Lord Dixon-Smith: My Lords, not least among the pleasures of being a Member of this place is that one learns things all the time. The noble Baroness, Lady Hamwee, always manages to correct me on matters of definition--for which I am grateful, because one does not always think these matters through. I am grateful to the Minister for his response. If he thinks that scooters in Sienna--he said Rome, but Sienna will do--are a problem and that might or might not be a reason for including them, he ought to think of bicycles in Beijing. A congestion charge on those might be deemed worthwhile, but if such a charge were levied no one would get to work at all.

This has been a useful debate. I beg leave to withdraw the amendment.

Amendment, by leave, withdrawn.

Lord Dixon-Smith moved Amendment No. 203:

    Page 102, line 29, at end (", and

(f) include a provision for any vehicle able to pass through any designated charging area without any charges being incurred once every calendar month").

The noble Lord said: My Lords, this amendment enables us to discuss particular circumstances which merit consideration (although I heard what was said about considering a scheme). I can envisage circumstances--which happen all too often--in which someone takes a family member to the doctor, the doctor says that he or she had better go straight to hospital, and the person's car is suddenly acting as an emergency vehicle. If the hospital happens to be in a congestion charging area, there is a problem. We believe that this matter needs to be considered and we have tabled the amendment to make sure that it is.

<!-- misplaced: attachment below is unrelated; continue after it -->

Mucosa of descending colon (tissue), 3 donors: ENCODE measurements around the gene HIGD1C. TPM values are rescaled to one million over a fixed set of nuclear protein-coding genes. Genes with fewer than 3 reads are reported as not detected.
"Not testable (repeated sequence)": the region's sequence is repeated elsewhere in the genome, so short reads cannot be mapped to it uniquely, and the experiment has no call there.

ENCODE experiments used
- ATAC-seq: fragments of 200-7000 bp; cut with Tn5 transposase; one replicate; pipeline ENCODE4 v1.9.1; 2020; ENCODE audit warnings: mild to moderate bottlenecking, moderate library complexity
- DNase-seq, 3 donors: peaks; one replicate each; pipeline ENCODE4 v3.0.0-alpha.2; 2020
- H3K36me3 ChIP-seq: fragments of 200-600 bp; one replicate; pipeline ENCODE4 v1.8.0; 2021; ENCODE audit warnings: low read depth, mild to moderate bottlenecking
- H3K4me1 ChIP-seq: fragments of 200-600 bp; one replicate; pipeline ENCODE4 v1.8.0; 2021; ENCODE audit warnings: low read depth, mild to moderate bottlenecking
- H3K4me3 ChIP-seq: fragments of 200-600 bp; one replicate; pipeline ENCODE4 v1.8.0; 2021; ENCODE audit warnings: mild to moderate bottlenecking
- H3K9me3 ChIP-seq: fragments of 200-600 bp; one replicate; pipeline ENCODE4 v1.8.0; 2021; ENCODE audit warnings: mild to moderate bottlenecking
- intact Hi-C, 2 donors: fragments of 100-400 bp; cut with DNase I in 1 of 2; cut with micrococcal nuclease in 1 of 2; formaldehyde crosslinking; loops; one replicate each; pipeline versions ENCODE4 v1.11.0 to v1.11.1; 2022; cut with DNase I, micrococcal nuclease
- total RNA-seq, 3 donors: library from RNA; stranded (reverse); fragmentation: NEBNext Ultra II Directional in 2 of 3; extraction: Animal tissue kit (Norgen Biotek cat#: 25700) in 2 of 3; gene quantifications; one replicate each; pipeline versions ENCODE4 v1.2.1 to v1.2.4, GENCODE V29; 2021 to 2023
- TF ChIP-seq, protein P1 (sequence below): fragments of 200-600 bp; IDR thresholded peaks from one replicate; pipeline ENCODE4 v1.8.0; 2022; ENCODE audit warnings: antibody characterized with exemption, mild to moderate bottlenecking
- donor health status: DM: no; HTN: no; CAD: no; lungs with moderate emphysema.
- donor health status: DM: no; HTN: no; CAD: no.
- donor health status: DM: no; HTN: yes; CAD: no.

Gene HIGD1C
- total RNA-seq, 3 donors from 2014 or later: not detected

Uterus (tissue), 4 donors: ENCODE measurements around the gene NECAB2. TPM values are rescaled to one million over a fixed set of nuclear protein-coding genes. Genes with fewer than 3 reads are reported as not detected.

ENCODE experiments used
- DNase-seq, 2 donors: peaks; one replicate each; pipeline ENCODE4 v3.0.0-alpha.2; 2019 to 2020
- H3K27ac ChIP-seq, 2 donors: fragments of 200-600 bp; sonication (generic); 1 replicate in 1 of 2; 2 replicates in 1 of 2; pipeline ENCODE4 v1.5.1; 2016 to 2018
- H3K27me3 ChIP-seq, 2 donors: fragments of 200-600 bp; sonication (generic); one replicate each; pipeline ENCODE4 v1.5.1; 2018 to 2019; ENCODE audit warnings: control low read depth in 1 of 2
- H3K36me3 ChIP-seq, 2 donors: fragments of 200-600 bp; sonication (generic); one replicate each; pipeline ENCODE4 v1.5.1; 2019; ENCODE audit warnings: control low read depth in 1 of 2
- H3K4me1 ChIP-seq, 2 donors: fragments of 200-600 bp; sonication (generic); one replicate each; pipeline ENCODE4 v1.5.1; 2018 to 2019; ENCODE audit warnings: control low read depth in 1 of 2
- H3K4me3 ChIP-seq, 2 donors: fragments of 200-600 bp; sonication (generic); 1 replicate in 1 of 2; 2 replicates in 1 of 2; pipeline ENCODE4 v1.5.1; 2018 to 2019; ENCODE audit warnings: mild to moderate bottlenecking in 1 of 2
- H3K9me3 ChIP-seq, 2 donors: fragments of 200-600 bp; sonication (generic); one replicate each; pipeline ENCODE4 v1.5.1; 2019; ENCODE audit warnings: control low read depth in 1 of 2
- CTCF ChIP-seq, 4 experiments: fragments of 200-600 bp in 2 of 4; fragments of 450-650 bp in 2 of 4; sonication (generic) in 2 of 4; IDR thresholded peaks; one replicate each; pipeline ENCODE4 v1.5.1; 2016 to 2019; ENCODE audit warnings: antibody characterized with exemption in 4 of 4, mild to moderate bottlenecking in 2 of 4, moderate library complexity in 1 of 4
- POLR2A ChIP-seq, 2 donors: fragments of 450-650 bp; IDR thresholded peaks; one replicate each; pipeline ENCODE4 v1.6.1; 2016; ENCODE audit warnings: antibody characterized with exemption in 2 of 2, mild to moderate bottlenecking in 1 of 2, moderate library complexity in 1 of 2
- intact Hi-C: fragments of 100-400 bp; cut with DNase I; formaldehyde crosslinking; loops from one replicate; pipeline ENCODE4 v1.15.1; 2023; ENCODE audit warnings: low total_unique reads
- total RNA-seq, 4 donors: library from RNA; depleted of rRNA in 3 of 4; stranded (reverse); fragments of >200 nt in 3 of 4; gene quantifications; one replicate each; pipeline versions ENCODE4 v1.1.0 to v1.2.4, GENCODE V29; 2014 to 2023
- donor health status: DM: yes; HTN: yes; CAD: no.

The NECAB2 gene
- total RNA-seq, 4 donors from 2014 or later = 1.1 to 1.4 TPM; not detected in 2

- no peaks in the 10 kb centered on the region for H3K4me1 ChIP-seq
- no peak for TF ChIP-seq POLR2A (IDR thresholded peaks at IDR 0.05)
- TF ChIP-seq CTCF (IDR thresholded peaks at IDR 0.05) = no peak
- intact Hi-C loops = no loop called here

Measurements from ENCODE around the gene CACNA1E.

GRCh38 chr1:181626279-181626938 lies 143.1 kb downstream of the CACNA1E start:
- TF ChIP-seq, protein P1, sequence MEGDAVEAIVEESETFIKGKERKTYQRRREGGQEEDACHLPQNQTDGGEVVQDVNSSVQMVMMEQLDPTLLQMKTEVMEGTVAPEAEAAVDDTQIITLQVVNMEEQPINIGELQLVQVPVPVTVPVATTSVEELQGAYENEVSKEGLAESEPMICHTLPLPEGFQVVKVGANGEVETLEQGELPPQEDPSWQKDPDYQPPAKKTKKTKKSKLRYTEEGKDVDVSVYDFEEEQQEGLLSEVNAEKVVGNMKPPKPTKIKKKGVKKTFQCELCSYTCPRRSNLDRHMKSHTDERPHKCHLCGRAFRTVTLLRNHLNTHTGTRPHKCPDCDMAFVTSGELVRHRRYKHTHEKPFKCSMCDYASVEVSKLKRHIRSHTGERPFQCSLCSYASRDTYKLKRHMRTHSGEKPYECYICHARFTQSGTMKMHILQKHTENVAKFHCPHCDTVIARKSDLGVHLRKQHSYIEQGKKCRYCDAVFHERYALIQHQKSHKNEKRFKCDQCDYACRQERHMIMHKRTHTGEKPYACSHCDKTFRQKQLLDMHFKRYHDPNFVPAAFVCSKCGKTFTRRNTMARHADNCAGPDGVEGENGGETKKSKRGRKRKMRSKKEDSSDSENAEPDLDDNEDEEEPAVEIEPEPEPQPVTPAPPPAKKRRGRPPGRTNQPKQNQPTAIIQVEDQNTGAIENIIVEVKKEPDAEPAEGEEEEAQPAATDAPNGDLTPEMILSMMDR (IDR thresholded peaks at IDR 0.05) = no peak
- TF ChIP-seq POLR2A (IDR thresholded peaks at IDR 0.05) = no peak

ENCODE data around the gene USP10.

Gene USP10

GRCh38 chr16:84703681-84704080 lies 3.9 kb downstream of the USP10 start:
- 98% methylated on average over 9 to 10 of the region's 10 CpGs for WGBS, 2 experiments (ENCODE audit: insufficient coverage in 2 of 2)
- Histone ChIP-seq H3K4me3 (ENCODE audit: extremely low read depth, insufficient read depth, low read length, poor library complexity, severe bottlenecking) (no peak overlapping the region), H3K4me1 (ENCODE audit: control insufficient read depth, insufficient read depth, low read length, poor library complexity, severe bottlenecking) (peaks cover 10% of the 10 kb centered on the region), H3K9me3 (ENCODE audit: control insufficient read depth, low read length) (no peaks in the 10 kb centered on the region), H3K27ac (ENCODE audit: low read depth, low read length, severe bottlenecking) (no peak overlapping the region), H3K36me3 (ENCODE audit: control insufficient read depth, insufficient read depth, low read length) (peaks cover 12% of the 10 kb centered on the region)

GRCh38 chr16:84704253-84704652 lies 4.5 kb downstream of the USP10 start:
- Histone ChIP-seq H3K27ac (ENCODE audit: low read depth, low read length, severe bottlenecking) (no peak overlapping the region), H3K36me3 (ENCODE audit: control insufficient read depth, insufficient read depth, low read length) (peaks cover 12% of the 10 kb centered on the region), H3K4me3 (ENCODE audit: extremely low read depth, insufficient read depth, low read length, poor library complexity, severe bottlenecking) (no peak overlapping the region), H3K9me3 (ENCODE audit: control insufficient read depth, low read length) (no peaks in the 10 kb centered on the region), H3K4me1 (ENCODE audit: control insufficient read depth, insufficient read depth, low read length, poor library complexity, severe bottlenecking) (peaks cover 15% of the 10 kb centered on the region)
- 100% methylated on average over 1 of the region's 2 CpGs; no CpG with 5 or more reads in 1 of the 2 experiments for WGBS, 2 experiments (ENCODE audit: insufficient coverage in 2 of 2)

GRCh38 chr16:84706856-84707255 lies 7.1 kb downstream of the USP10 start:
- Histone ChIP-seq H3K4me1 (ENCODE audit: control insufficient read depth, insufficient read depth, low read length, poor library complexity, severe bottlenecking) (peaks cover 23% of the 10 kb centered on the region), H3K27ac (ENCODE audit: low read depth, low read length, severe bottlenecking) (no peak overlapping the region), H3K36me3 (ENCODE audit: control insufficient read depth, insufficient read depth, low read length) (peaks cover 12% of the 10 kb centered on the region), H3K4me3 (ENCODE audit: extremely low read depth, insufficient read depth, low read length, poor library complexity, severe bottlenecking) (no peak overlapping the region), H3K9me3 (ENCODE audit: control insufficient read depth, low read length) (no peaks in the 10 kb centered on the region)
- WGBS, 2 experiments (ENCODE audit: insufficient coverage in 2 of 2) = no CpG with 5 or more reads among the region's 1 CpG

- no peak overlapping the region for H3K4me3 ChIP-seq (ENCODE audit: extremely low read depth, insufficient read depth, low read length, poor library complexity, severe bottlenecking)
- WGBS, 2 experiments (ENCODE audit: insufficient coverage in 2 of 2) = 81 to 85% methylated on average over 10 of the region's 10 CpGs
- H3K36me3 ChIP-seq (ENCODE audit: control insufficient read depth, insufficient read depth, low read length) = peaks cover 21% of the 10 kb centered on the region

The Minister will probably say that such a provision is impractical. He may also take the not unreasonable view that in an emergency people would drive their car to the hospital, not notice and the cost and would, as it were, "bite the bullet" if a charge were levied. But there is a question of whether we should consider these matters in a more lenient way.

Amendment No. 204 deals with a different and more important matter; namely, the question of keeping a charging scheme under review. If a charging scheme fails to meet the criterion laid down in Clause 163(2)--namely, that it is desirable in order to achieve the policies within the transport plan--it should cease.

An authority may not introduce a scheme unless it is desirable in order to achieve the policies of the transport plan. But circumstances can change. One can envisage a situation where that is no longer the case and the transport scheme is not helping the transport plan at all. In such a case we believe that the scheme should be rescinded.

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I turn to Amendment No. 205 in this group. As I read the Bill--and I may have misinterpreted it--it requires a congestion charge to be made on a road where a charge is already being made for parking. There may well be a need to control parking but it may not per se be creating congestion. It could be in a residential street where it is highly desirable to control parking but there is no congestion. The matter requires careful thought.